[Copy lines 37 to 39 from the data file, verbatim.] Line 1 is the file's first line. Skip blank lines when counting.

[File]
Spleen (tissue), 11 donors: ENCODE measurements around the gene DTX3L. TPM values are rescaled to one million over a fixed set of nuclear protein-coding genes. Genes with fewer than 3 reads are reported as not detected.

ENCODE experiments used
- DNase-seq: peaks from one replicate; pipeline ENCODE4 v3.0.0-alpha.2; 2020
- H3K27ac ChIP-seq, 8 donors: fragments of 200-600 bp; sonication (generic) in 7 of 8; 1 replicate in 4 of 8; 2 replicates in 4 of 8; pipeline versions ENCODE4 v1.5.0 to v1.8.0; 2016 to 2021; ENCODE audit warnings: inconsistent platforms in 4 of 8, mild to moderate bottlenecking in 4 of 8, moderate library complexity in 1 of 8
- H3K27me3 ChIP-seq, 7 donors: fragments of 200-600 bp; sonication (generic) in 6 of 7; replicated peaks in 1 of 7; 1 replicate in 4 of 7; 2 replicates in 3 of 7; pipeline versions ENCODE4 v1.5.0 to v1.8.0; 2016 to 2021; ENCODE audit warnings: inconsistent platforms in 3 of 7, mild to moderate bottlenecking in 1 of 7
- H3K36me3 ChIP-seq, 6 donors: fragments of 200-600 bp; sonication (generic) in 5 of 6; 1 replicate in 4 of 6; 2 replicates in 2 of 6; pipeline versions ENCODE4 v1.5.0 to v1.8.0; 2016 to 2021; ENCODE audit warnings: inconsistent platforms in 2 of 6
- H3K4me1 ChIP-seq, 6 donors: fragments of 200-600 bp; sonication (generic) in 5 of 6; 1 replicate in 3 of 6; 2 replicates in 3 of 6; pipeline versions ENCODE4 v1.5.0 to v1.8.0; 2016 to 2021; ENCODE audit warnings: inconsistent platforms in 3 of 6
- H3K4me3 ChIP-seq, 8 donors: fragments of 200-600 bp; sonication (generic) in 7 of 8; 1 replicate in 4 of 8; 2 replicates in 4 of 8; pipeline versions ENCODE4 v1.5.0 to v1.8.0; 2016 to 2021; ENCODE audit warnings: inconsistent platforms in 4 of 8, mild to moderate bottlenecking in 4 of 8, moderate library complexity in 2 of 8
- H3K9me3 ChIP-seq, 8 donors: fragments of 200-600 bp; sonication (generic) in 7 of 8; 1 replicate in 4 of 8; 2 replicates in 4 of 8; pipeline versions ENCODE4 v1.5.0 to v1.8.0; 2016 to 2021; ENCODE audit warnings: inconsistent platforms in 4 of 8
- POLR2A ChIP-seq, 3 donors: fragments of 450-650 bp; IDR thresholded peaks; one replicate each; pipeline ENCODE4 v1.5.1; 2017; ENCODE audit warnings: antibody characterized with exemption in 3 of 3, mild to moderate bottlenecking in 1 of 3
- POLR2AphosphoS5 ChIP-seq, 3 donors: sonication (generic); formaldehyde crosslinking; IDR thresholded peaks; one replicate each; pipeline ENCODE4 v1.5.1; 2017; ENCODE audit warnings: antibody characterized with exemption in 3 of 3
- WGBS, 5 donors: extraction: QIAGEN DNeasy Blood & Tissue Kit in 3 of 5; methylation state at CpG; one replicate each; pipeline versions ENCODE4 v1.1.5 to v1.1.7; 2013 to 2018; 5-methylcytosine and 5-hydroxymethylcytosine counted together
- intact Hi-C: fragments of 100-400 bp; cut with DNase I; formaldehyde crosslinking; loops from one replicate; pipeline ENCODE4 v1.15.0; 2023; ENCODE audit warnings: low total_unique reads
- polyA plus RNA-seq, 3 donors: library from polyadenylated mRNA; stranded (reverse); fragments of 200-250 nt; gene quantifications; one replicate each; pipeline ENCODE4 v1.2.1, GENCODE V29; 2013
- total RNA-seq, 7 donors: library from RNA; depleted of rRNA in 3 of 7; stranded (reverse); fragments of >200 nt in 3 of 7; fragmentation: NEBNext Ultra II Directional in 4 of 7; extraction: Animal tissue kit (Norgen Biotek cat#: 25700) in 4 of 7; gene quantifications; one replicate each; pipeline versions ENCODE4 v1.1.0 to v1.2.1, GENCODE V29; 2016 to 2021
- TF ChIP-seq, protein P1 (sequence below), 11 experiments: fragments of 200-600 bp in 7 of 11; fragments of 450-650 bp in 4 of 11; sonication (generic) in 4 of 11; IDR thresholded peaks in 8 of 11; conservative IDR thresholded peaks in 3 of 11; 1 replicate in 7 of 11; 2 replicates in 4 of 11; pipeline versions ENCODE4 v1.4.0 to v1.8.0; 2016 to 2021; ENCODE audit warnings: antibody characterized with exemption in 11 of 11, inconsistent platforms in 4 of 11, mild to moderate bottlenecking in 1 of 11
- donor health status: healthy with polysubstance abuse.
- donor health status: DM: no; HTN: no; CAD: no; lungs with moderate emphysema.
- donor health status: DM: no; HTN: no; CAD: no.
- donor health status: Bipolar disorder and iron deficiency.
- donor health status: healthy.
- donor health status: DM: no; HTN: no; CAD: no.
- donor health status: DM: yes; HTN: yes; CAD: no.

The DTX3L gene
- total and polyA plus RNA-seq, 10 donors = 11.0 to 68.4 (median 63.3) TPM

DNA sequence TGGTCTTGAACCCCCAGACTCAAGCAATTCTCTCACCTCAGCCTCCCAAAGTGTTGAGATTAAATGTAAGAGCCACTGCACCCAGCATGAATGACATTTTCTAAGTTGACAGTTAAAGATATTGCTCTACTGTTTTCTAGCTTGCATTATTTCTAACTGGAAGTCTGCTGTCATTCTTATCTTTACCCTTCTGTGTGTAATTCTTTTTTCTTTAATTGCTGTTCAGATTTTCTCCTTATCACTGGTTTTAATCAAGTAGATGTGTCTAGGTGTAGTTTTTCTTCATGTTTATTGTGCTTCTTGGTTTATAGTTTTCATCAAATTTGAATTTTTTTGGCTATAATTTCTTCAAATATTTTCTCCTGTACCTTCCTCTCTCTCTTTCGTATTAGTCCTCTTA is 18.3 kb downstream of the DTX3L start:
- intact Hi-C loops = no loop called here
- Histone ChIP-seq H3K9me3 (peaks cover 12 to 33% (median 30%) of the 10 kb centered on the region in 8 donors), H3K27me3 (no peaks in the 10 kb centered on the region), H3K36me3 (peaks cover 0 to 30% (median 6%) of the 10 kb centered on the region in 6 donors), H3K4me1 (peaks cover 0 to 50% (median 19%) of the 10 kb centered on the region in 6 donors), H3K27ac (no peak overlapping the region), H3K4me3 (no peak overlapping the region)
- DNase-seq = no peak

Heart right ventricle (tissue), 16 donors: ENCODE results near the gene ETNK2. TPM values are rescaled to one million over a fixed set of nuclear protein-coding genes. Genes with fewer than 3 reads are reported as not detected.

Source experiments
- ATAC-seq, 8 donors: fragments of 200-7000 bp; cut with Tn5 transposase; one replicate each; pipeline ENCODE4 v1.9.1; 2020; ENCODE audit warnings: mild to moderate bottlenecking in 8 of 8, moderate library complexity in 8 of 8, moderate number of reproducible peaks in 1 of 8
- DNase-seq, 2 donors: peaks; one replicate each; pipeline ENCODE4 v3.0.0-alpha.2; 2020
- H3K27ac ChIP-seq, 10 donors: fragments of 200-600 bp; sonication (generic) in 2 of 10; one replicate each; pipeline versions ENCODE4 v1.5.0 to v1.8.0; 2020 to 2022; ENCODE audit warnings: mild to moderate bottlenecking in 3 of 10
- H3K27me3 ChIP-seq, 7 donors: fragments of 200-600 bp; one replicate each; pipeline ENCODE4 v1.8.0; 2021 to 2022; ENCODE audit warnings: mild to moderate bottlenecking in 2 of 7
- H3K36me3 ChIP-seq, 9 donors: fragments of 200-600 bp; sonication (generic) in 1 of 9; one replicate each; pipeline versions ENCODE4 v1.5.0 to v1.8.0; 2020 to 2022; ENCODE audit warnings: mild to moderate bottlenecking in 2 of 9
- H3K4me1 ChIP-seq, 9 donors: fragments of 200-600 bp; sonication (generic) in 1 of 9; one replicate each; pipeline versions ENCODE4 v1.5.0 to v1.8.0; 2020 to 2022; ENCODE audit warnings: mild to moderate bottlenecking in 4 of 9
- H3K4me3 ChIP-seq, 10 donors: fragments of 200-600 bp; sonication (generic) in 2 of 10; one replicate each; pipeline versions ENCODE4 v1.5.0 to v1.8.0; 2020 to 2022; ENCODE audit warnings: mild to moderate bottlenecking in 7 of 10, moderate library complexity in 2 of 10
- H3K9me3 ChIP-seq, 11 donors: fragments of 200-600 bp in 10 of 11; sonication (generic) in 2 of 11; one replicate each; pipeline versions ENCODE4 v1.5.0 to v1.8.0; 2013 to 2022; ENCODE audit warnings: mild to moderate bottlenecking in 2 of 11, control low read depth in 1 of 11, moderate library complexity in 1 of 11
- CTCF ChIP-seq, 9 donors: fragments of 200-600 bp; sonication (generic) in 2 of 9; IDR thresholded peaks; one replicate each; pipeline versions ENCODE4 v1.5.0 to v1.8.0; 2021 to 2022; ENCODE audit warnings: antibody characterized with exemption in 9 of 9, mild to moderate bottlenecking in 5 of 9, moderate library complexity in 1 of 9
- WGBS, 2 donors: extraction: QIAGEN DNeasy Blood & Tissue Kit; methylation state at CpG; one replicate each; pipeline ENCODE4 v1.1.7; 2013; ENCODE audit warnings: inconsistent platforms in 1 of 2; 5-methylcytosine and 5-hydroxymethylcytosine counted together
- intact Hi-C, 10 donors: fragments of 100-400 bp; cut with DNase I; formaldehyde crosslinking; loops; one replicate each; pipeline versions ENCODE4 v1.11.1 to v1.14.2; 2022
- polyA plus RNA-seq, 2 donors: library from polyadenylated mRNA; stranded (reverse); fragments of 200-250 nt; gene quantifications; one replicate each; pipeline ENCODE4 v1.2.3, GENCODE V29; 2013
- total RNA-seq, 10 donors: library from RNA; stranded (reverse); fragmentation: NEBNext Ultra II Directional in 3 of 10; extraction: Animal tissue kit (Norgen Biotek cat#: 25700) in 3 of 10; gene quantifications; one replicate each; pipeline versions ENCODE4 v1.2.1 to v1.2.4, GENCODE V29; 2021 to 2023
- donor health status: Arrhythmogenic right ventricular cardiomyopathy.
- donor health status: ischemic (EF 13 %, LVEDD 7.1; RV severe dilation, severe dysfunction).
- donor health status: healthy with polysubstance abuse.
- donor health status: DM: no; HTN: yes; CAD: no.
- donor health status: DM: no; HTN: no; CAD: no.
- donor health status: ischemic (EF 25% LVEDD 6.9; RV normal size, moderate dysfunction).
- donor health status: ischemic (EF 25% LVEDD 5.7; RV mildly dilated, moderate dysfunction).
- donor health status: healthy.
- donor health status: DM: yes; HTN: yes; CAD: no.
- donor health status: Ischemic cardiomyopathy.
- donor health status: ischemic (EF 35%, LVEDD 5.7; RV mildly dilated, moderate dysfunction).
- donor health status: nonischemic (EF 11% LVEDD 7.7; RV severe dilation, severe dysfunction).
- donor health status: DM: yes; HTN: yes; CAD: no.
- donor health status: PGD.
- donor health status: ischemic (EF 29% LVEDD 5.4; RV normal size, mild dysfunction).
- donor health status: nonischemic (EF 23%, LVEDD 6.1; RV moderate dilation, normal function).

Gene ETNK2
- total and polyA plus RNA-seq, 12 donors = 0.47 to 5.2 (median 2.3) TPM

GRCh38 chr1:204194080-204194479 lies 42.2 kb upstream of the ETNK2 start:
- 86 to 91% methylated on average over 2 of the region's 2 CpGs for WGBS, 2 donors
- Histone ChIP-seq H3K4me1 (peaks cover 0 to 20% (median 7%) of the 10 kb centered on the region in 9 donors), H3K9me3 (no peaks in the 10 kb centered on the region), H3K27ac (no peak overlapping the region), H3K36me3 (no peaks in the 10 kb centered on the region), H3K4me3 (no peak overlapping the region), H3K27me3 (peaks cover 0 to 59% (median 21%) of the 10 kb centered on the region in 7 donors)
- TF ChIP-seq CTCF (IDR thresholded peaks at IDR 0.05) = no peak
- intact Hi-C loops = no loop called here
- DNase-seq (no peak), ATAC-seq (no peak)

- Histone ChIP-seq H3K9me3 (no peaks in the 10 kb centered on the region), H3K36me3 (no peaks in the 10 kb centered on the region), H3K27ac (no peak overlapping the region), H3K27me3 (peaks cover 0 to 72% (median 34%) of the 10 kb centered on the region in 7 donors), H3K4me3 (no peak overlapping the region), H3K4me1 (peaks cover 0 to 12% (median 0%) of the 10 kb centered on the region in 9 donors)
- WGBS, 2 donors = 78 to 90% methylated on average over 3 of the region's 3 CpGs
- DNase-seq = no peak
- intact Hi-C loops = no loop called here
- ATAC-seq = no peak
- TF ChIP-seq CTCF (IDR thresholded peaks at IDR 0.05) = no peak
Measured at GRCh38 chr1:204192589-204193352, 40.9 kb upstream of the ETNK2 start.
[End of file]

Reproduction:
- H3K4me1 ChIP-seq, 9 donors: fragments of 200-600 bp; sonication (generic) in 1 of 9; one replicate each; pipeline versions ENCODE4 v1.5.0 to v1.8.0; 2020 to 2022; ENCODE audit warnings: mild to moderate bottlenecking in 4 of 9
- H3K4me3 ChIP-seq, 10 donors: fragments of 200-600 bp; sonication (generic) in 2 of 10; one replicate each; pipeline versions ENCODE4 v1.5.0 to v1.8.0; 2020 to 2022; ENCODE audit warnings: mild to moderate bottlenecking in 7 of 10, moderate library complexity in 2 of 10
- H3K9me3 ChIP-seq, 11 donors: fragments of 200-600 bp in 10 of 11; sonication (generic) in 2 of 11; one replicate each; pipeline versions ENCODE4 v1.5.0 to v1.8.0; 2013 to 2022; ENCODE audit warnings: mild to moderate bottlenecking in 2 of 11, control low read depth in 1 of 11, moderate library complexity in 1 of 11